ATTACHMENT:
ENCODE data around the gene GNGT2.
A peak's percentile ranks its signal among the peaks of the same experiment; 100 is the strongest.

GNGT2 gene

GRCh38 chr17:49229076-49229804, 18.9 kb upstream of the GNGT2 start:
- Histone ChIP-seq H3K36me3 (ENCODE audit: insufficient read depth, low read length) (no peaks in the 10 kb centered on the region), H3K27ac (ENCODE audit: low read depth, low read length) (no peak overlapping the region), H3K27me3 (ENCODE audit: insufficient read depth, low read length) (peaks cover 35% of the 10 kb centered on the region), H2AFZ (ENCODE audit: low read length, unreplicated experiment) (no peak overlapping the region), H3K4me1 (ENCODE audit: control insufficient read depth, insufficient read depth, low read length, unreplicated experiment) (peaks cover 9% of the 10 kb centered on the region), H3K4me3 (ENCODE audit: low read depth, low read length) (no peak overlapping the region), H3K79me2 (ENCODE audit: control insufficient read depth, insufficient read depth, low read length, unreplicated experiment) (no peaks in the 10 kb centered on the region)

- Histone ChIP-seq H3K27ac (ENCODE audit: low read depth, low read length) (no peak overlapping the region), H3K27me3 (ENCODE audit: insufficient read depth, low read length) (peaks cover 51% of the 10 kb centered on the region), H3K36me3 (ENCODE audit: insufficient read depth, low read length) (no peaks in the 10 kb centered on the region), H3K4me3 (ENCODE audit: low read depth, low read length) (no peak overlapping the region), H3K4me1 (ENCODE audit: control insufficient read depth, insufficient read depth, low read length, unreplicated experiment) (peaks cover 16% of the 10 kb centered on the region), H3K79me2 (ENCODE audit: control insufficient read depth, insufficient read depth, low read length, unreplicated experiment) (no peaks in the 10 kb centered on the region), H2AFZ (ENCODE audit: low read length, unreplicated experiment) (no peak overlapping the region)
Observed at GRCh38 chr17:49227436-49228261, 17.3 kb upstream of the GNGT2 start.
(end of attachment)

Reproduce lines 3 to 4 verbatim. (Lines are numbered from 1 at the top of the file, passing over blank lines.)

GNGT2 gene

GRCh38 chr17:49229076-49229804, 18.9 kb upstream of the GNGT2 start: